Most states follow regulation recommendations provided by the NCCI, the National Council on Compensation Insurance. NCCI was established to gather industry data and use that date to provide annual reports and rate recommendations. States not following the NCCI manual may have their own fund with set rates or allow private companies to offer insurance, therefore promoting competition.

It is not uncommon for aviation businesses to run into aviation exclusions while seeking workers’ compensation insurance. That is why many companies depend on the agents at Aviation Insurance Resources (AIR). All AIR agents are pilots that are passionate about the aviation industry. AIR works with all major aviation insurance markets, finding your company the broadest coverage and the best available rates. Options like Pay as You Owe (PAYO) help business have more manageable and predictable audits.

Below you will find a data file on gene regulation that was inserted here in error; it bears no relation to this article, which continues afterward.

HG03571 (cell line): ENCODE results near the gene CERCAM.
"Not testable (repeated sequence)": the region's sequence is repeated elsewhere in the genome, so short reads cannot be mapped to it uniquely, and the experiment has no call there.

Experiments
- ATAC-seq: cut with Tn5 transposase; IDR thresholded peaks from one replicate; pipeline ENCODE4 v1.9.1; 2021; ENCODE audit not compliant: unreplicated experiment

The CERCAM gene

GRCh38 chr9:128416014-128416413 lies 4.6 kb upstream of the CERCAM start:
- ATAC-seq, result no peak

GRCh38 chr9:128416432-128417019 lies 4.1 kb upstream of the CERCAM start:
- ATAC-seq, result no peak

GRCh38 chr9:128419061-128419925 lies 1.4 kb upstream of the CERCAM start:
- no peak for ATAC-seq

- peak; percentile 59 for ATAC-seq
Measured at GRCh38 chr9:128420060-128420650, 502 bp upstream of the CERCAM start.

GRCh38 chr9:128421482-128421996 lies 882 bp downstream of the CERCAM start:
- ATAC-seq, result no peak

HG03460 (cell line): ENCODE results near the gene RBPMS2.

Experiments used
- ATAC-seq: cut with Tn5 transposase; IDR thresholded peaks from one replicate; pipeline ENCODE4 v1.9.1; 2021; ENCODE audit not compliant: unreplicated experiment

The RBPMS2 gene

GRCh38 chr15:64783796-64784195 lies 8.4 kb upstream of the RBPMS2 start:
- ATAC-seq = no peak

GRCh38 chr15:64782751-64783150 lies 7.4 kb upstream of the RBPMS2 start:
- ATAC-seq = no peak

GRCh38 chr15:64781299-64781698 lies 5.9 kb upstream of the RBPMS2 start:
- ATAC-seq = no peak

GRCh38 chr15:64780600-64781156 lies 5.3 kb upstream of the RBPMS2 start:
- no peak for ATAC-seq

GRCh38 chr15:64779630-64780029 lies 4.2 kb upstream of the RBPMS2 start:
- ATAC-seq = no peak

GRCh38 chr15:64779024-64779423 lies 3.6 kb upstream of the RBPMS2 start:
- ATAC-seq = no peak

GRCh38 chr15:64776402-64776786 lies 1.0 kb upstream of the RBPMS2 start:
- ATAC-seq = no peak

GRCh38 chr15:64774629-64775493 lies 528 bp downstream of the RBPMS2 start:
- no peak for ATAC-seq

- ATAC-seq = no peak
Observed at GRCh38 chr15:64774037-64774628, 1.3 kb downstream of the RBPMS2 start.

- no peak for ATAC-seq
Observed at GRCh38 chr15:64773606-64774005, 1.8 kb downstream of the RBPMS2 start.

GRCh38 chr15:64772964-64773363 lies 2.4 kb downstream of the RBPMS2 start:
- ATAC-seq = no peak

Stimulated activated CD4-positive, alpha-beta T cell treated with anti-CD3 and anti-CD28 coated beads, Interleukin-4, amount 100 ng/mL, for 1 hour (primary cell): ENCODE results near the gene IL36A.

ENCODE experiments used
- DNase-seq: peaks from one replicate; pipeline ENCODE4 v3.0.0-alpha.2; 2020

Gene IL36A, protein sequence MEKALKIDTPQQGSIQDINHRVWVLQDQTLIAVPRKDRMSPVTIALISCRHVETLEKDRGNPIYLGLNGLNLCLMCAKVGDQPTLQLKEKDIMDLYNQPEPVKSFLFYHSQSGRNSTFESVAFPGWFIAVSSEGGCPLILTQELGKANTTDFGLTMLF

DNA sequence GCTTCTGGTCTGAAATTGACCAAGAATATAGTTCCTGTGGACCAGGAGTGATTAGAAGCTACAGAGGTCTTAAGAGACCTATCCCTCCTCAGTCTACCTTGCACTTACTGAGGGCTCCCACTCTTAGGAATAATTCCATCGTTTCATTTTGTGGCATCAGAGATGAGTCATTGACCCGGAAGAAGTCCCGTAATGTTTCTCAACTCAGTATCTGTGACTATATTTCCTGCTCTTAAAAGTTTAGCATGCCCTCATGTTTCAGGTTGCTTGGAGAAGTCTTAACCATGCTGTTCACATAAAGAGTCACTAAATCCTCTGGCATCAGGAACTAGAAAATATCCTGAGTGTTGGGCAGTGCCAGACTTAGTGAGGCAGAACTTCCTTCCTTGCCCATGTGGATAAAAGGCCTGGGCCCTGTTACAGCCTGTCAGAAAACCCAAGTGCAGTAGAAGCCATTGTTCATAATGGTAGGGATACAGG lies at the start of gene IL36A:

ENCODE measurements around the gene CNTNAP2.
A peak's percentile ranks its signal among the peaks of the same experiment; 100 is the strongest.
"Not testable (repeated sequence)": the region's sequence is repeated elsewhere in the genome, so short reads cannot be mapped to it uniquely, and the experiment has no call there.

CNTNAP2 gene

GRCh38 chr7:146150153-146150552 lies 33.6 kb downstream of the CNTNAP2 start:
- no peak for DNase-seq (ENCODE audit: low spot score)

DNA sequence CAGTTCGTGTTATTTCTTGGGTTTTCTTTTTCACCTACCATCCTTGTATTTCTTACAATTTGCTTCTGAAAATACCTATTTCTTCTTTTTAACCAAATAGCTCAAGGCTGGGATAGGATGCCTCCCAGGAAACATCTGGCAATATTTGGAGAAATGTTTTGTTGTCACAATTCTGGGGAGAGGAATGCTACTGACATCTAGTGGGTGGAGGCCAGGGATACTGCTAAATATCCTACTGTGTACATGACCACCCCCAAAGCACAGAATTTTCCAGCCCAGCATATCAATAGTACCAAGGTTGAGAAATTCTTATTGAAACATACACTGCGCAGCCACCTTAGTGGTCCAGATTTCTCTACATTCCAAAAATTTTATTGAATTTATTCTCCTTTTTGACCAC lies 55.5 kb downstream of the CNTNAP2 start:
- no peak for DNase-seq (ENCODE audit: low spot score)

The goal of workers’ compensation is to provide coverage for employee injuries at the workplace as well as litigation costs for the employer. Your insurance carrier will also work with your team to create a safer work environment, preventing future losses and therefore decreasing your premiums.

What do we need to get started? It’s very simple! Tell us a little bit about your operation and provide us with the number of full time and part time employees, their roles and their salaries. To request an aviation workers’ compensation insurance quote please call 877-247-7767 or request a quote online today! We look forward to serving you!

 

Aviation Insurance FAQ – Medical Limits Explained

Thursday, December 29th, 2016

ambulanceQ: What are medical limits on my aircraft insurance policy? Isn’t bodily injury included in my liability section?